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Salvage Your Holidays With 15 DIY Christmas Ideas

Salvage Your Holidays With 15 DIY Christmas Ideas
    Photo credit: poppet with a camera (CC BY-NC 2.0)

    A few years ago, someone I know sent out an email saying that he was cancelling Christmas that year due to financial constraints. He had gotten caught in the trap that Christmas was more about the expensive gifts than the time spent with others.

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    Being an “almost minimalist” by nature, I have always believed simplicity is the best solution for the holidays. With that in mind, I also feel that it is good to give gifts. I personally enjoy giving random gifts throughout the year, especially to people I don’t even know.

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    However, these gifts do not have to be expensive. In fact, I try to put together several “do-it-yourself” gifts to give on such occasions rather than spend a ton of money on gifts.

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    Here are some ideas for DIY gifts that can cause your family to say wow.

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    1. Cookies: My aunt’s favorite. While you are at it, host a holiday cookie baking party. Everyone makes their favorite cookies, and you all split the final results.
    2. Pine Cone Fire Starters: Just a little wax and pine cones. Perfect for fireplaces.
    3. Secret Hollow Book: Take an old book, a little glue, a knife and you have a secret box perfect for your friend’s car keys.
    4. Recipe Booklet: While subscriptions to food magazines are the norm in my family, I think a recipe book with your favorite recipes from the year is a nice personal touch.
    5. Themed Gift Basket: No need to go expensive, but find a theme they like and add some food or other small items related to the theme. Sports, Italian, Nature? The only limits to what you can think up as a theme are the limits of your own imagination.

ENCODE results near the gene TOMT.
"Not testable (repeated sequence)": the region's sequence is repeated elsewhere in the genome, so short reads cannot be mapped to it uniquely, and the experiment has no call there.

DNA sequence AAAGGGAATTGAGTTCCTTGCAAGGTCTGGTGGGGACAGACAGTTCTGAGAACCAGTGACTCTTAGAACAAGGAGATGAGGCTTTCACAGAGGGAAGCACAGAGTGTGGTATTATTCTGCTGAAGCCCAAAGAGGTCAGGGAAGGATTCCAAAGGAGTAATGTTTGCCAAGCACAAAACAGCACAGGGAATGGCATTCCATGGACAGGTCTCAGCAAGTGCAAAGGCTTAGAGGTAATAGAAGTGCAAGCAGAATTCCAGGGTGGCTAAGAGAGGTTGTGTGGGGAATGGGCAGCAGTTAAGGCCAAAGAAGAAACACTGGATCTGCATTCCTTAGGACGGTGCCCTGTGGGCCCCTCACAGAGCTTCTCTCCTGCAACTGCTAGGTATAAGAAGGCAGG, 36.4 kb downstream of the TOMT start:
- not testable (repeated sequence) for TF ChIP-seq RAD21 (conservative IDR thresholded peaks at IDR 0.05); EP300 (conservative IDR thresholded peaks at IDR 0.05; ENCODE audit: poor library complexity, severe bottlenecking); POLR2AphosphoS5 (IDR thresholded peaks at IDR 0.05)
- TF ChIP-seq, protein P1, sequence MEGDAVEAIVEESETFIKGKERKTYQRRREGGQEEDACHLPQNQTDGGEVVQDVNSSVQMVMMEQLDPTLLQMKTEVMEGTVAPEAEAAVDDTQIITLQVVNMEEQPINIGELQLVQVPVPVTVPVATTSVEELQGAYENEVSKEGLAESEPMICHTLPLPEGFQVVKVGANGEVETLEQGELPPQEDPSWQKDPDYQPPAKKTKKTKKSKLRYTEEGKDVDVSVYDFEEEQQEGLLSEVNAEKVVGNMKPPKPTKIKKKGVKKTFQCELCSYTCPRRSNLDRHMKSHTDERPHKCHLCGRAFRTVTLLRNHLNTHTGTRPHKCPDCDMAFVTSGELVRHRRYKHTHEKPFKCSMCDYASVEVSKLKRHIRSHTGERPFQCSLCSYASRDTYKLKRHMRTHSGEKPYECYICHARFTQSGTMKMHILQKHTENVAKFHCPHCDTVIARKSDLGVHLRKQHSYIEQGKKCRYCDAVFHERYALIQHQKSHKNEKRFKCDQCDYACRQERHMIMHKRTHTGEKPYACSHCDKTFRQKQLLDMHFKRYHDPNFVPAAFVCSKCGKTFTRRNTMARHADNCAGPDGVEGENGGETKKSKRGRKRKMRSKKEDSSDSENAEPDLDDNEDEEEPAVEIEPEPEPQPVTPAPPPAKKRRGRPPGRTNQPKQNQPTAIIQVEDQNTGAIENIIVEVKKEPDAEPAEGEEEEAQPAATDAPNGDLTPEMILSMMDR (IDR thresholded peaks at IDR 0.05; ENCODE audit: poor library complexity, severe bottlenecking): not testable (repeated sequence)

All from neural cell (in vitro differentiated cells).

6. Memory Drawing: For the artistic folks, draw a picture of a memory you have of the other person.
    7. Gingerbread House: I don’t mean a set they build. Spend the time to build one and give it. Children love them!
    8. Personalized Calendar: If you have children, grandparents and other relatives always enjoy a calendar of them. Of course, you could also give a personalized calendar to your significant other or other important person in your life.
    9. Make An Ornament: It can be made out of salt dough, paper or anything you have around. Its handmade nature will make it unique and special.
    10. Volunteer As A Group: Setup a time to volunteer at a soup kitchen with them.
    11. Create An Experience: Do they like to camp? What about walking in the park? Take them out for the day; you can even make a picnic out of it.
    12. Start A Tradition
    13. Homemade Granola Or Trail Mix: Simple to make, and you can make different varieties for specific people.
    14. Mixed CD/DVD: Spend time crafting a mixed CD for them. Or maybe put together a DVD of your favorite pictures/short videos from throughout the year.
    15. Gift Certificates: Give them a handmade certificate for a service you can provide. Maybe you’ll do the dishes, give a massage, walk the dog, offer a special night out. It could be anything they would enjoy getting a break from — or having to do themselves.

     

    There are many options out there. Always remember: The time spent is more than the money spent. For those who still want to (or feel they must) give traditional gifts, just remember to keep a budget.

    What is your favorite DIY Christmas idea?

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    Last Updated on March 13, 2019

    How to Get out of a Rut: 12 Useful Ways to Get Unstuck

    How to Get out of a Rut: 12 Useful Ways to Get Unstuck

    Have you gotten into a rut before? Or are you in a rut right now?

    You know you’re in a rut when you run out of ideas and inspiration. I personally see a rut as a productivity vacuum. It might very well be a reason why you aren’t getting results. Even as you spend more time on your work, you can’t seem to get anything constructive done. While I’m normally productive, I get into occasional ruts (especially when I’ve been working back-to-back without rest). During those times, I can spend an entire day in front of the computer and get nothing done. It can be quite frustrating.

    Over time, I have tried and found several methods that are helpful to pull me out of a rut. If you experience ruts too, whether as a working professional, a writer, a blogger, a student or other work, you will find these useful. Here are 12 of my personal tips to get out of ruts:

    1. Work on the small tasks.